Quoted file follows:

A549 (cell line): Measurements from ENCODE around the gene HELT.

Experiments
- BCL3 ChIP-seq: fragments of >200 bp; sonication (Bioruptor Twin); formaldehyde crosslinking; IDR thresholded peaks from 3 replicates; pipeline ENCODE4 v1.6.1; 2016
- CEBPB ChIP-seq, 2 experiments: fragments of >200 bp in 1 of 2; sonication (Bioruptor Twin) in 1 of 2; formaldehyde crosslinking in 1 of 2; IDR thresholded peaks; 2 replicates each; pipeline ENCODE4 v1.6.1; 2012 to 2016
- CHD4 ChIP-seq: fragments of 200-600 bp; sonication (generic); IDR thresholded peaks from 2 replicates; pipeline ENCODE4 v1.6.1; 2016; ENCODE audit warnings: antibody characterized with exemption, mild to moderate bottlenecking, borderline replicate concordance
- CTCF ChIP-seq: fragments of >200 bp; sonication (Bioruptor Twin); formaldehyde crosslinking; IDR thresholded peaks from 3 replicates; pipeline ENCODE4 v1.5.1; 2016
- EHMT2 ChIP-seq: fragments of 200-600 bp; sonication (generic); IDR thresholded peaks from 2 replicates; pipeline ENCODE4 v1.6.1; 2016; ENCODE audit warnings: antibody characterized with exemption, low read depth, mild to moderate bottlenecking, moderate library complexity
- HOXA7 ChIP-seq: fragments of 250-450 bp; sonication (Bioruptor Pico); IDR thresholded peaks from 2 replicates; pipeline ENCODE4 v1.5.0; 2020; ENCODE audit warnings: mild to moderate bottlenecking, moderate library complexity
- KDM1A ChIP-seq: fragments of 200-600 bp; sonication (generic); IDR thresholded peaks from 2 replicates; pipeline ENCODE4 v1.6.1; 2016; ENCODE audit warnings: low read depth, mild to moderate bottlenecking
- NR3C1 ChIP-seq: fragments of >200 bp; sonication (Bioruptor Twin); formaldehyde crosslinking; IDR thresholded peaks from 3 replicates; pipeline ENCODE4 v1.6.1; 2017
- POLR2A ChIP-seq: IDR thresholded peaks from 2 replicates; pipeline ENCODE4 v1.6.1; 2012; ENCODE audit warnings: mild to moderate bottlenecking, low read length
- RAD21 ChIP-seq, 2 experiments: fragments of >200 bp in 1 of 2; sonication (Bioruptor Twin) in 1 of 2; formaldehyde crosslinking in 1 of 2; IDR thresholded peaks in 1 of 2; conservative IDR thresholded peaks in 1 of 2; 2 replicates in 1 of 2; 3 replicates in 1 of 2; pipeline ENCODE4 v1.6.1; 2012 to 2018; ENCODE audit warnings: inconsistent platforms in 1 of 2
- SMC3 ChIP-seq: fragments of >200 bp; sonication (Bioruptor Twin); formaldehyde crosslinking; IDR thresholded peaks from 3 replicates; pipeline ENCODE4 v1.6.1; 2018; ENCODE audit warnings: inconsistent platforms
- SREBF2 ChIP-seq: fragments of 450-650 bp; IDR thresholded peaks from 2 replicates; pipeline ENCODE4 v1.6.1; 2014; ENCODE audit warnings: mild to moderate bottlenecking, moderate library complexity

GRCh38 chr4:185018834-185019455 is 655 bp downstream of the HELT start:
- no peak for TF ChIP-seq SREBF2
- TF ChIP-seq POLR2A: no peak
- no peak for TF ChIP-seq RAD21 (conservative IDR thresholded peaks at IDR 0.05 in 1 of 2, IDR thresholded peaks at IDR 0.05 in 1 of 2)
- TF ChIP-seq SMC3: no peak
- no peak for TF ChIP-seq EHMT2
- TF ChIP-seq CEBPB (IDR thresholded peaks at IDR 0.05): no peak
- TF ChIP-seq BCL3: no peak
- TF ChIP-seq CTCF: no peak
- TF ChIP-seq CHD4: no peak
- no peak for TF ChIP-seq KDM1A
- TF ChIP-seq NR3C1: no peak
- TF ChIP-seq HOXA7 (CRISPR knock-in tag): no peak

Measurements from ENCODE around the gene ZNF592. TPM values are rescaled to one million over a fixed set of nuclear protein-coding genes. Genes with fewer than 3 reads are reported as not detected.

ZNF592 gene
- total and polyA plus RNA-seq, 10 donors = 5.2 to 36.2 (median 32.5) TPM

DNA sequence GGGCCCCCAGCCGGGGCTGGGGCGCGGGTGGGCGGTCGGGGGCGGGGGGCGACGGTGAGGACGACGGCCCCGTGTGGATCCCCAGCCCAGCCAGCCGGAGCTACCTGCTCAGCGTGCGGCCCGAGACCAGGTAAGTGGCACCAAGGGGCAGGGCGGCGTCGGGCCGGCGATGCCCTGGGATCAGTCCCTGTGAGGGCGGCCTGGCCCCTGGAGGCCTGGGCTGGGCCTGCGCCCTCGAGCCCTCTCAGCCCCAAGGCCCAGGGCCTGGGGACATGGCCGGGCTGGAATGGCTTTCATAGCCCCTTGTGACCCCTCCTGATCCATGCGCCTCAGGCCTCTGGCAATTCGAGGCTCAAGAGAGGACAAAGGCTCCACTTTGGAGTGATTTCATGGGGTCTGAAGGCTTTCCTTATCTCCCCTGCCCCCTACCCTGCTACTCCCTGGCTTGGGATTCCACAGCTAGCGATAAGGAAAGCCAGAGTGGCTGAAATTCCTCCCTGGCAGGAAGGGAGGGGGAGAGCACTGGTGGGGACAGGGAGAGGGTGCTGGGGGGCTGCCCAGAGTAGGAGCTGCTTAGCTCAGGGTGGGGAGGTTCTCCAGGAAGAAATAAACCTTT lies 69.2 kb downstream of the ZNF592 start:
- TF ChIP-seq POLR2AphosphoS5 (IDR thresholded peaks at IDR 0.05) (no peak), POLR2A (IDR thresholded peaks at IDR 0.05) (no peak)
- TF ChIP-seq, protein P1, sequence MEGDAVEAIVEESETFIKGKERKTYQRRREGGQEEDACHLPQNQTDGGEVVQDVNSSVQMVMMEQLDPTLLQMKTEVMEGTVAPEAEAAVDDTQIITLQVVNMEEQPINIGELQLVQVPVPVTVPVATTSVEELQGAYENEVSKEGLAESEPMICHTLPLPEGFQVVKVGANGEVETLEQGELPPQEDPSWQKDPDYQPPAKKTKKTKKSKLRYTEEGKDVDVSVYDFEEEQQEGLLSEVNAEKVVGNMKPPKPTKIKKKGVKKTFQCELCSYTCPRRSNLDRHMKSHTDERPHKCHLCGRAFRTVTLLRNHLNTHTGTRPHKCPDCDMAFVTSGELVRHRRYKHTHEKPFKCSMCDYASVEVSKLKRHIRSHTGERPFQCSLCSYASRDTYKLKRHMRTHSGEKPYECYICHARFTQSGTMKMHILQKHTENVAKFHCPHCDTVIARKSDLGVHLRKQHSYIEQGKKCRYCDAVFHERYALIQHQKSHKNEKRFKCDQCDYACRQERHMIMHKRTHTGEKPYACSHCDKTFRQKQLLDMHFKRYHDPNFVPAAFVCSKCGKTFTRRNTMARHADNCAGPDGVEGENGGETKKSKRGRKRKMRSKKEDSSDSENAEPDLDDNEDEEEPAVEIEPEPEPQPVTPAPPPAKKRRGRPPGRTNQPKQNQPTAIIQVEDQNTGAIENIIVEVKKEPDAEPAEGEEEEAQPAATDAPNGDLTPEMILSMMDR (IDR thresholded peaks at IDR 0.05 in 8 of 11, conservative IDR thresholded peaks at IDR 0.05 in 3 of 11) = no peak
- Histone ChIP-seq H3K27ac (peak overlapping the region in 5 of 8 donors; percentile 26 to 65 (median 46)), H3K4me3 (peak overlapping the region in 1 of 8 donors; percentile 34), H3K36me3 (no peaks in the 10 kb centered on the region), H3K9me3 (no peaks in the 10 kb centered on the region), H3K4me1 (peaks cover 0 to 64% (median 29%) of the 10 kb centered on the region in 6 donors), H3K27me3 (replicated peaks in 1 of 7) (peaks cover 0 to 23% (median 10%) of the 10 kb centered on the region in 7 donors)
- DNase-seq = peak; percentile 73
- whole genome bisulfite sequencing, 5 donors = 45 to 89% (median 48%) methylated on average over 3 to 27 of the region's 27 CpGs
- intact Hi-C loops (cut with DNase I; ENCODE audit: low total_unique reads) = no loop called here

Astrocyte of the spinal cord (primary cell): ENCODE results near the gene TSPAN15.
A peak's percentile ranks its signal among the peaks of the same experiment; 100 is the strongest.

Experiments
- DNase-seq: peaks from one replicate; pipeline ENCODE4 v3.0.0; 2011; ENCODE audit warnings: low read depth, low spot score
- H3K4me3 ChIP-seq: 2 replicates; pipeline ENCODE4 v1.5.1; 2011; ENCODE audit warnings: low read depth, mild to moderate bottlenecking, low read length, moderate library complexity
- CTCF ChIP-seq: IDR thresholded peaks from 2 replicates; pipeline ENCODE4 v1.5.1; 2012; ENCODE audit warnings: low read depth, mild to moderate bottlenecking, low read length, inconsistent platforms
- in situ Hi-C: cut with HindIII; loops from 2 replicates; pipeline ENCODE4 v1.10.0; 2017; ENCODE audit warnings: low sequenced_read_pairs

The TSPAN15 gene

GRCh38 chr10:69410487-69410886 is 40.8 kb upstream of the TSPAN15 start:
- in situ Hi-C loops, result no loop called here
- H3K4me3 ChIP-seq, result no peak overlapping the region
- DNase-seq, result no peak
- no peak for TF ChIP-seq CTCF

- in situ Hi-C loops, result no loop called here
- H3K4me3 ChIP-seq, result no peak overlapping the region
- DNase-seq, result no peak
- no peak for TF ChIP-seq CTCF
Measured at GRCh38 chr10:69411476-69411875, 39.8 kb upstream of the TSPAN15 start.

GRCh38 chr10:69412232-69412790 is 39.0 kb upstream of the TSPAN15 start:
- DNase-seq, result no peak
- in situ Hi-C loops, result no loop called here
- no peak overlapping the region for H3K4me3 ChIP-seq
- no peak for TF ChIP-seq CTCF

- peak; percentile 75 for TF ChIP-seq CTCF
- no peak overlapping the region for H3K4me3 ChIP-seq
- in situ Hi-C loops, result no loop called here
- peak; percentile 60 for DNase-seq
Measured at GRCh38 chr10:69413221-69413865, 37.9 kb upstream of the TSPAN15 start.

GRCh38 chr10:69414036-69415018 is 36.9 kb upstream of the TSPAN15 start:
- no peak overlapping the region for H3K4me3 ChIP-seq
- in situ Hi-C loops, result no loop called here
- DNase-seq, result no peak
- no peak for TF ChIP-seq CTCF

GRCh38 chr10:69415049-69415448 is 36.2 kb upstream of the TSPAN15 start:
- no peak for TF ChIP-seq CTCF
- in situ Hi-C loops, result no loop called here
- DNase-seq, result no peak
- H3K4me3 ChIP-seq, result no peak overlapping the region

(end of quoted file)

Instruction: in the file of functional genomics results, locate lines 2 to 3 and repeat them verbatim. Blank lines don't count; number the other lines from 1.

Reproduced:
Experiments
- BCL3 ChIP-seq: fragments of >200 bp; sonication (Bioruptor Twin); formaldehyde crosslinking; IDR thresholded peaks from 3 replicates; pipeline ENCODE4 v1.6.1; 2016